Decisions Round-up: 16 to 20 April 2018

Balancing the public's right to information against the protection of personal data can be a challenging area - and next month's implementation of new data protection laws will only bring this to the fore.

This week we feature a number of cases which consider this balance - including one where we ordered the disclosure of personal data, and another where we found that information definitely shouldn't be disclosed - despite similar information having been released previously.

Learning points:


  • There may be cases where personal data can be disclosed
    When considering a request for someone's personal data, authorities normally have to balance the rights of the requester against the rights of the person whose data it is. If the requester's rights outweigh those of the data subject, the information should, in most cases, be disclosed.

    In Decision 045/2018, no-one involved in a job evaluation process had been told that their information would be kept confidential and, in any case, the information related more to the roles being evaluated rather than the people who occupied them. We didn't believe disclosing the information would involve any significant harm to the rights of the staff, finding that these rights were - in this case - outweighed by the rights of the requester to have the information.


  • Make sure you understand the request before responding
    It's important for authorities to ensure they read any request for information carefully, to understand fully what the requester is asking for. In Decision 046/2018 it was clear that the request was for communications between the authority and a third party only - but the authority spent unnecessary time and effort also looking at internal communications on the same subject.


  • FOI information is public information
    Disclosure in response to an FOI request is disclosure into the public domain, not just to the person who asks for it. It's important to bear this in mind when asking for someone else's personal data or (as in Decision 048/2018) where the authority claims it wouldn't be in the public interest to reveal whether information exists. There may be cases where it is appropriate to reveal information to a requester, but FOI disclosure to the world at large would be a different matter.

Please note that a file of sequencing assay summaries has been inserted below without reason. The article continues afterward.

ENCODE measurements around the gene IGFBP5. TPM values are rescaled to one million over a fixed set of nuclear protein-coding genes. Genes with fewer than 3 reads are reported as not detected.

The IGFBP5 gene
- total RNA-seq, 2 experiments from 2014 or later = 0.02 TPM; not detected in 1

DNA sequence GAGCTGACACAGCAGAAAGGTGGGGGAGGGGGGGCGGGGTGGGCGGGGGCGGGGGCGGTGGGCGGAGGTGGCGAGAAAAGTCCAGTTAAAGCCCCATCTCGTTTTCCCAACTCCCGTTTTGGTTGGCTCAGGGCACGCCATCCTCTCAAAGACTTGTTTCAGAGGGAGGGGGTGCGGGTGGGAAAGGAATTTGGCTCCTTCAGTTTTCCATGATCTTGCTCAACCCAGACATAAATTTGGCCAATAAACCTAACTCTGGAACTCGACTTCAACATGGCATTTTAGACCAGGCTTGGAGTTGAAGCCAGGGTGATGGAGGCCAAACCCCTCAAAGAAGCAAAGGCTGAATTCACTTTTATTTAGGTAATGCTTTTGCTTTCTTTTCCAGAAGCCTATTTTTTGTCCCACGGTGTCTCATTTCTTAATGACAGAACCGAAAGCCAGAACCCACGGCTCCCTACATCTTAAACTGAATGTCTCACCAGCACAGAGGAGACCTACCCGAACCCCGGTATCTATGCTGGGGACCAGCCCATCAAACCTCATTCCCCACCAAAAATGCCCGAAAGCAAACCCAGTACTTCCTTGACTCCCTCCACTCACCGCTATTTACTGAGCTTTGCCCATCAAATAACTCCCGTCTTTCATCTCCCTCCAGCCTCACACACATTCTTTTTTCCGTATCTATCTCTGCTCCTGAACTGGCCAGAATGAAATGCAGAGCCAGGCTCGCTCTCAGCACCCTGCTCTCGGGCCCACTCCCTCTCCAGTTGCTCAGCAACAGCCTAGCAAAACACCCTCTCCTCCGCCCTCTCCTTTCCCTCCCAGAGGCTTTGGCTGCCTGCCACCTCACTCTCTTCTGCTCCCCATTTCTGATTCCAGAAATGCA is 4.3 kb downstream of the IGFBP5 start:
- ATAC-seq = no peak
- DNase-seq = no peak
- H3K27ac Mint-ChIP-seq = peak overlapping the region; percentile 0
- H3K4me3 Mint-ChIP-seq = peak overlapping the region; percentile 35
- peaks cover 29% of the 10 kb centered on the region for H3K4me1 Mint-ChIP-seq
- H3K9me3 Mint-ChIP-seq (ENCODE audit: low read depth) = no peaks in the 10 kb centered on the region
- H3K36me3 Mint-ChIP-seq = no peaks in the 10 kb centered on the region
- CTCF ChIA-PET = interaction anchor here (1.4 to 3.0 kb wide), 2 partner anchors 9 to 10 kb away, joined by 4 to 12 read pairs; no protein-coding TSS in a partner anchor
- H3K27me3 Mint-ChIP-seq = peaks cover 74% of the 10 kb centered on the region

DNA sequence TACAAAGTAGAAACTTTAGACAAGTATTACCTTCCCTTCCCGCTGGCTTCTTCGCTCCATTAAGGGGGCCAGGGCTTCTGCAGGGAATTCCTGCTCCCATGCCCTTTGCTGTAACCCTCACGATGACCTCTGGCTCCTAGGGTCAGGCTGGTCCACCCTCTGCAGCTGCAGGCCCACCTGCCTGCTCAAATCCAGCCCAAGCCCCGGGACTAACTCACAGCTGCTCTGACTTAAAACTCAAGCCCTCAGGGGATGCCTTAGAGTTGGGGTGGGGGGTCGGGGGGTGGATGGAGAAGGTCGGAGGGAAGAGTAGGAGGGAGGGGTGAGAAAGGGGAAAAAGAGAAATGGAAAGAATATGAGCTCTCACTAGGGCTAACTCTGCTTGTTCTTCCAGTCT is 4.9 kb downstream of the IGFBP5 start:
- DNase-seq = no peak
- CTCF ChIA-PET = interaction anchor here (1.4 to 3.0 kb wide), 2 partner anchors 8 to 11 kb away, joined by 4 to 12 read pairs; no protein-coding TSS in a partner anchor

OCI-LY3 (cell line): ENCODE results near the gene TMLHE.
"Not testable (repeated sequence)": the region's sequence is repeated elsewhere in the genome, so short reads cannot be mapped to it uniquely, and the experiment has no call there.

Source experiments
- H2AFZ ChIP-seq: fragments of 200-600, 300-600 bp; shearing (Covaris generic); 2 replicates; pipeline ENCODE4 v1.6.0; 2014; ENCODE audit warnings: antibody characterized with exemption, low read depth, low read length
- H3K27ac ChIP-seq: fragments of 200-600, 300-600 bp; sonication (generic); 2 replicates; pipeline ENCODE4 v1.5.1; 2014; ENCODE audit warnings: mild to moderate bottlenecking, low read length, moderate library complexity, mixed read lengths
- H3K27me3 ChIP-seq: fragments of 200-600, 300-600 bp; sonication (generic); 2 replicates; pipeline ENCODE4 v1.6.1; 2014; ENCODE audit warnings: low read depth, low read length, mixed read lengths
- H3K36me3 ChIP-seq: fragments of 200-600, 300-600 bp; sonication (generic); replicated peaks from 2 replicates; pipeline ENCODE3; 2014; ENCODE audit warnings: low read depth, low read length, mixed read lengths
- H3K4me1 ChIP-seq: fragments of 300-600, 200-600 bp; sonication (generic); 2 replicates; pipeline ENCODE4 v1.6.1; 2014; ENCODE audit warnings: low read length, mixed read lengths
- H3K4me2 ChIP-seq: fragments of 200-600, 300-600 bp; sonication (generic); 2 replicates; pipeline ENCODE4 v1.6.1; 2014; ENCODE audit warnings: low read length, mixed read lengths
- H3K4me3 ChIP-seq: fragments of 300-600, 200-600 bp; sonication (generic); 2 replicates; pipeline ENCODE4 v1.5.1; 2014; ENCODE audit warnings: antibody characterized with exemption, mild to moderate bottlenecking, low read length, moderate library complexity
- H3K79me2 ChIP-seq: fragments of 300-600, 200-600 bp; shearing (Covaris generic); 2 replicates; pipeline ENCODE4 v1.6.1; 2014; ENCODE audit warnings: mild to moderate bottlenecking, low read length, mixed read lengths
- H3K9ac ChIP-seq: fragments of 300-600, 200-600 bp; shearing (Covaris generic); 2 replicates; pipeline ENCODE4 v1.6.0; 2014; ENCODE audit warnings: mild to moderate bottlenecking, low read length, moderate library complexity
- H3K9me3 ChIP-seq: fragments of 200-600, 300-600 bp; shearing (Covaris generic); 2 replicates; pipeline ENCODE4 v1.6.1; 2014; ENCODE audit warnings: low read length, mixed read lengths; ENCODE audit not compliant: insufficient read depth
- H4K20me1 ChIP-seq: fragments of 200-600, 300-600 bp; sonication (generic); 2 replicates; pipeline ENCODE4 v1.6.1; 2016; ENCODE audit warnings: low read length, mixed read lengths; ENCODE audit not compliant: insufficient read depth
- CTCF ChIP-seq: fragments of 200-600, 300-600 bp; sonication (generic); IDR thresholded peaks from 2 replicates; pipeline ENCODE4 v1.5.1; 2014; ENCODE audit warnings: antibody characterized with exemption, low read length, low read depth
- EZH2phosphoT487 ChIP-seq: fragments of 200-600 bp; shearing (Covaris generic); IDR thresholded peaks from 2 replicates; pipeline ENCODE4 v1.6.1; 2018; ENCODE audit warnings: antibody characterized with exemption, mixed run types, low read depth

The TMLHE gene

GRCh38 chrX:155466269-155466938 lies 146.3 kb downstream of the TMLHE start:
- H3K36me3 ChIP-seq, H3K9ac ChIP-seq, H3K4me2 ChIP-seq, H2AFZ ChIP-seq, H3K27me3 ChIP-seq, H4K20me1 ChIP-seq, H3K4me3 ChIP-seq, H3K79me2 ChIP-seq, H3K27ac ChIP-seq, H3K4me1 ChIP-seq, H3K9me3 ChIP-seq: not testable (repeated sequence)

• A previous wrong won't justify disclosing personal data to the world
    When we look at appeals involving personal data, it's vital that we follow the rules for processing in data protection law. If an authority has got it wrong by disclosing someone's personal data previously, that can't be a reason for us requiring the authority to disclose similar personal data about someone else. That was one argument made to us by the requester in Decision 050/2018 which we couldn't accept.


  • Failure to respond? The next step is a review
    Where an authority fails to respond to an information request within 20 working days, the requester can ask for a review. They don't even have to use the word "review": if they write to the authority after 20 working days expressing any dissatisfaction with the failure to respond, this should be treated as a review request. After the authority has responded to this the requester's next step (if they're still unhappy) will be an appeal to the Commissioner. In other words, the authority won't get a second chance to consider the request before an appeal (Decision 052/2018).

Decisions issued: